‘Housekeeping for Beginners’ review: A found family survives


Romania’s Anamaria Marinca has a knack for playing characters you’d want in your corner during a crisis. The actor, who starred in Cristian Mungiu’s harrowing 2007 abortion thriller “4 Months, 3 Weeks and 2 Days,” is the eye of the storm in Goran Stolevski’s “Housekeeping for Beginners,” a riveting domestic drama that finds her similarly raging against the machine.

No one smokes a cigarette with such quiet, harried intensity as Marinca, nor is there any forgetting her glittering stare, both of which Stolevski utilizes to great effect. In his third feature in as many years — this one was selected as Macedonia’s Oscar entry for international feature — the filmmaker plunges us into a swirling eddy of merry but harrowing chaos among an unusual family. The film is a showcase for the skill and screen presence of the criminally underrated Marinca, who stars as Dita, a lesbian social worker trying to hold together her tribe by sheer force of will, coaxing and cajoling the system in order to knit together her queer found family.

There’s a deeply humanist core to Stolevski’s work, which varies in genre and tone, but always captures the bittersweet beauty of life. He made his feature debut with 2022’s “You Won’t Be Alone,” a life-affirming fairy tale in which Marinca co-starred as a grotesquely disfigured witch. His sophomore feature, “Of an Age,” is a romance about two young men who connect in a beach town in Melbourne.

We enter “Housekeeping for Beginners” with a burst of joyous song, as Ali (Samson Selim), Vanesa (Mia Mustafa) and Mia (Dzada Selim) dance and sing around a living room. Their carefree fun is quickly juxtaposed with a burst of rage in a doctor’s office, as Suada (Alina Serban), with Marinca’s Dita by her side, explodes at a bored, negligent doctor. She’s furious at him for ignoring patients who look like her: Roma. With these two scenes, Stolevski establishes the film’s message and tone, weaving together childlike play and mischief with the crushing reality of racial and sexual inequality.

Friends participate in a formal marriage ceremony at a city hall.

From left, Samson Selim, Vladimir Tintor, Anamaria Marinca and Sara Klimoska in the movie “Housekeeping for Beginners.”

(Viktor Irvin Ivanov / Focus Features)

Stolevski, who wrote, directed and edited the film, delivers the relevant story details in snippets of dialogue and visual asides snatched out of the river of familial hubbub that is captured with a roaming handheld camera by cinematographer Naum Doksevski. Dita and Suada are partners. Suada’s kids, Vanesa and Mia, live with them in Dita’s home. Their gay roommate, Toni (Vladimir Tintor), had Ali over for a hookup, but Ali is so much fun he becomes one of the stray queer kids they collect, which also includes a trio of young lesbians (Sara Klimoska, Rozafa Celaj and Ajse Useini) who seek refuge in this “safe house.”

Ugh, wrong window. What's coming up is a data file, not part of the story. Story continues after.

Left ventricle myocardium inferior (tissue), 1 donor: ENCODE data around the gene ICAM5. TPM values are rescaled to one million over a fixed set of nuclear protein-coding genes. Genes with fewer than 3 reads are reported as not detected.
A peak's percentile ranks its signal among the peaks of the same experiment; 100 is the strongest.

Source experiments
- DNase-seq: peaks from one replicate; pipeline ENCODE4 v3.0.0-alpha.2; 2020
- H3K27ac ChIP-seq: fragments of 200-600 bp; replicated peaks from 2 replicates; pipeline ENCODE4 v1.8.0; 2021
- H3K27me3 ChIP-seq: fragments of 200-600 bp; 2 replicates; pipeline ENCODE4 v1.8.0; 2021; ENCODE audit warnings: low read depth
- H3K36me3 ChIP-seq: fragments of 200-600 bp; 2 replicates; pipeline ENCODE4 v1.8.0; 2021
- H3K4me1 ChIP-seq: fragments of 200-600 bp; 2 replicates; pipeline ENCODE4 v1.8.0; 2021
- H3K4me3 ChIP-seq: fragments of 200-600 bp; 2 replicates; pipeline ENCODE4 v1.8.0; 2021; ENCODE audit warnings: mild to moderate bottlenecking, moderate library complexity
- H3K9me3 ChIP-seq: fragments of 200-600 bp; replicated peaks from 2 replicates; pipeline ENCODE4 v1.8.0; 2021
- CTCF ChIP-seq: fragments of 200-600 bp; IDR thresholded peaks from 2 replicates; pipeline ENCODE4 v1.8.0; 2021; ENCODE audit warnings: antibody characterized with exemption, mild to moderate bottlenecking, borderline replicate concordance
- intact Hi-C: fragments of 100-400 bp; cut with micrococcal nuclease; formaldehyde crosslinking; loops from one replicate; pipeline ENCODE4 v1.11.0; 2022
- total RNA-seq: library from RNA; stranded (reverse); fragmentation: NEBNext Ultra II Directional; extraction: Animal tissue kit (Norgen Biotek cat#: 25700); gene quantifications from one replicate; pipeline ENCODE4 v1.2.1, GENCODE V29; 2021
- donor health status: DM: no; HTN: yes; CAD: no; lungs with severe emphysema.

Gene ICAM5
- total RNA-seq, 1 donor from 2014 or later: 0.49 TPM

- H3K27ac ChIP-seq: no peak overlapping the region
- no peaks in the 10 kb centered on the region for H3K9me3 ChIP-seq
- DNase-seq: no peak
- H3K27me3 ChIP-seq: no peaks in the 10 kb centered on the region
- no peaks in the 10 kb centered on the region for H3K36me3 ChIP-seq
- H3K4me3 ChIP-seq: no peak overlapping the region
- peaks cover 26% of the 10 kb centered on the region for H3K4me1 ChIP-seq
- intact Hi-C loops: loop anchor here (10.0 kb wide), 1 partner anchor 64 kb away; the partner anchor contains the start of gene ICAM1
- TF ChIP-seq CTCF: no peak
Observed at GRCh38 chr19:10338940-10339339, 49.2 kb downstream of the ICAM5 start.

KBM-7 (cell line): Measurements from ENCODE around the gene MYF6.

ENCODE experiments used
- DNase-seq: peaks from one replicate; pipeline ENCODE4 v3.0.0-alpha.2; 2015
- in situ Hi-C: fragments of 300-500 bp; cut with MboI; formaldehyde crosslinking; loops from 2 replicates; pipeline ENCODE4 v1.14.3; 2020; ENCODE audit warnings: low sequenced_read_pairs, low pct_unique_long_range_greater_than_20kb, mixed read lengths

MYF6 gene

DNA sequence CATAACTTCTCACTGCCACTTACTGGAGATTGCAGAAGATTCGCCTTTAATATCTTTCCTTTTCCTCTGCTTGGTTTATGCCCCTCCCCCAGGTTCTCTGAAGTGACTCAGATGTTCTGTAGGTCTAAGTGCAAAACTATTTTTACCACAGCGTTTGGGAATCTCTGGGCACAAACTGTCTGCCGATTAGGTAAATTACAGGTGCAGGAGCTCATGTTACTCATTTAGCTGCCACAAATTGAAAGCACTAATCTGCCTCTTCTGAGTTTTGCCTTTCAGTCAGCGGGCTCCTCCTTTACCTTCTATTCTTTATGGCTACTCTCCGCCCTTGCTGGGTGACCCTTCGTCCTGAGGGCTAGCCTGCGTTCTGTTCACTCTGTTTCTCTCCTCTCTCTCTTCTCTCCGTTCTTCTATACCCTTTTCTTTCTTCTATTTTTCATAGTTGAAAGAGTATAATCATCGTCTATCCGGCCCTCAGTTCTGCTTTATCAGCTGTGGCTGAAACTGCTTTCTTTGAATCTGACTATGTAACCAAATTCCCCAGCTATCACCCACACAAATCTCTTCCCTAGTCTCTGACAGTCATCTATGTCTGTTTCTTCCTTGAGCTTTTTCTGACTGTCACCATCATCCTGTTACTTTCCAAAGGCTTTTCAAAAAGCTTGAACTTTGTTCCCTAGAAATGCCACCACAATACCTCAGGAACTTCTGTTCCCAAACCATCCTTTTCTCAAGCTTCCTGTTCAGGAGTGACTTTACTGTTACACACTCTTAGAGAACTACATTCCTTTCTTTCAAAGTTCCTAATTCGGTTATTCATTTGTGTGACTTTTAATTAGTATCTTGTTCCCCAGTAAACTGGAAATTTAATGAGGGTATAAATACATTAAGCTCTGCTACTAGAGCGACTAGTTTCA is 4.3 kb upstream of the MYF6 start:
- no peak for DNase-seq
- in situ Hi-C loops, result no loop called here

Suada has cancer and knowing that her prognosis is terminal, she demands that Dita become the mother of her girls: a final, fierce act to secure their future. She also requests that Dita give them Toni’s last name so that they might escape the discrimination she faced as a Roma woman. The girls need legal guardians and that is how a stressed lesbian and grumpy gay man find themselves married. To each other.

Within “Housekeeping’s” restless, naturalistic aesthetic, Stolevski crafts complex and poignant images, contrasting the playacting the couple is forced to do with their searing gazes. At a parent-teacher conference, condolences are delivered to Toni, but the camera rests on the bereaved Dita’s face, unable to openly grieve the loss of her longtime partner. Their formal courthouse wedding is also a study in ironic double meaning, as Ali sits next to his lover Toni, but only as a witness. At a raucous, booze-soaked celebration at home later, Ali thanks Dita for the opportunity to sit in front of the marriage registrar with the man he loves.

There’s no preciousness or over-explication about the sociopolitical issues that shape their reality and make up the fabric of their lives: how they move in the world, the risks they take, the dreams they have. It is a quotidian kind of oppression, rendered here as a series of irritating clerical hoops, though the consequences of not jumping through them could be deadly.

While Stolevski’s subject matter is sobering, there is a dry humor at play, coupled with real warmth. Dzada Selim steals the movie as the precocious Mia, and if Dita is the spine of the family, Samson Selim’s Ali is its heart, his ability to connect proving valuable when Vanesa’s teenage rebellions spiral out of control.

Stolevski’s scripts always bear a line that pierces the heart of life itself and “Housekeeping for Beginners” is no exception. “It doesn’t go away, the needing,” Dita promises Vanesa, “even when you get old. It’s a nasty business.” It’s a beautiful, brutally apt way to describe both a family and the human condition, concisely expressed in the way only Stolevski can.

Katie Walsh is a Tribune News Service film critic.

‘Housekeeping for Beginners’

In Macedonian, Albanian and Romani, with English subtitles

Rating: R, for sexual content, language throughout and some teen drinking

Running time: 1 hour, 47 minutes

Playing: Now at AMC The Grove 14, Los Angeles; AMC Century City 15


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